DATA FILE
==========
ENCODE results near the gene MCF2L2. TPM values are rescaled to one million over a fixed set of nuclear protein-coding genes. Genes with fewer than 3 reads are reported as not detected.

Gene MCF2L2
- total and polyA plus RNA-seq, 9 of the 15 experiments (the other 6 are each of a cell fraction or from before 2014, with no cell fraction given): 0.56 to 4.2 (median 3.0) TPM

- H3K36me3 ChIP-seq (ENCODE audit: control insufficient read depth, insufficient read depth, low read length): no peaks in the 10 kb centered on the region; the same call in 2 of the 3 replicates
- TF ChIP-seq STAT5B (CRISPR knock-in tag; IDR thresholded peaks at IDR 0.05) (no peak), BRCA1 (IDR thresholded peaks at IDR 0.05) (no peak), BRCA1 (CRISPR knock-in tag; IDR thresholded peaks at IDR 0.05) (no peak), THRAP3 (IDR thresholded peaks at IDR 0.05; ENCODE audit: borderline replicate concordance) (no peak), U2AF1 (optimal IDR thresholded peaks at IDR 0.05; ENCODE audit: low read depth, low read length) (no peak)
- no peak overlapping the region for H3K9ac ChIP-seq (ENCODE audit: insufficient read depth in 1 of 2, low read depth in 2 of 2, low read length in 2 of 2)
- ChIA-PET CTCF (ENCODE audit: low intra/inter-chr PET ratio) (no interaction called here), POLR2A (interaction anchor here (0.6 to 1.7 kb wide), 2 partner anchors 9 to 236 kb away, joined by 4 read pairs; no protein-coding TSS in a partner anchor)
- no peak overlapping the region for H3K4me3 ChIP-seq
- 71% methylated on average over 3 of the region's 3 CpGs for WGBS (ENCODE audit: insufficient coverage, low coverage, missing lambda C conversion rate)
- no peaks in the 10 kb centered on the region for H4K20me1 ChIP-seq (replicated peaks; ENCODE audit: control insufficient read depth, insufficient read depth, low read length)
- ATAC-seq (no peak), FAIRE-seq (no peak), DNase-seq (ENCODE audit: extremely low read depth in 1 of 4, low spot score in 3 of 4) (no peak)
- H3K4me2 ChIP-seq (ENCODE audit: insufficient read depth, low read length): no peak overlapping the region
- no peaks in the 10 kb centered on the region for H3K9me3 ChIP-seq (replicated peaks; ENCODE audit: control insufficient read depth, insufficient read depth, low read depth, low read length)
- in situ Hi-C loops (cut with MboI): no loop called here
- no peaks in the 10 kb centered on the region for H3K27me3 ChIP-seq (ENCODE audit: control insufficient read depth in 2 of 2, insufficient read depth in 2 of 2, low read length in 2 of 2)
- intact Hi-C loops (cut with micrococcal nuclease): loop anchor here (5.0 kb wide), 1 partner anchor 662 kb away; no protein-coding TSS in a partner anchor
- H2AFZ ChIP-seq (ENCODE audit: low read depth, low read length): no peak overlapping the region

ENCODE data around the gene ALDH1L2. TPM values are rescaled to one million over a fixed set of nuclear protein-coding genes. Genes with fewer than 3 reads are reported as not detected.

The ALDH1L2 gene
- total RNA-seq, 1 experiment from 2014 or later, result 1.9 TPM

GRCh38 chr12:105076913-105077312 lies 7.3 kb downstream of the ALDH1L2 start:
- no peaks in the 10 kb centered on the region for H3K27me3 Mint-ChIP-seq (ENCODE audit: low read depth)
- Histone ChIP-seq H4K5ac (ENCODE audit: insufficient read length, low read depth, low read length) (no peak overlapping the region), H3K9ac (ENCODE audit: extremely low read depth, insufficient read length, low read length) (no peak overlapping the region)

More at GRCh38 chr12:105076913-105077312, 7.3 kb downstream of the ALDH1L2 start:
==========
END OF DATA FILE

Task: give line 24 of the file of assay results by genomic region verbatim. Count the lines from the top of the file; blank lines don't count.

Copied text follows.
More at GRCh38 chr12:105076913-105077312, 7.3 kb downstream of the ALDH1L2 start: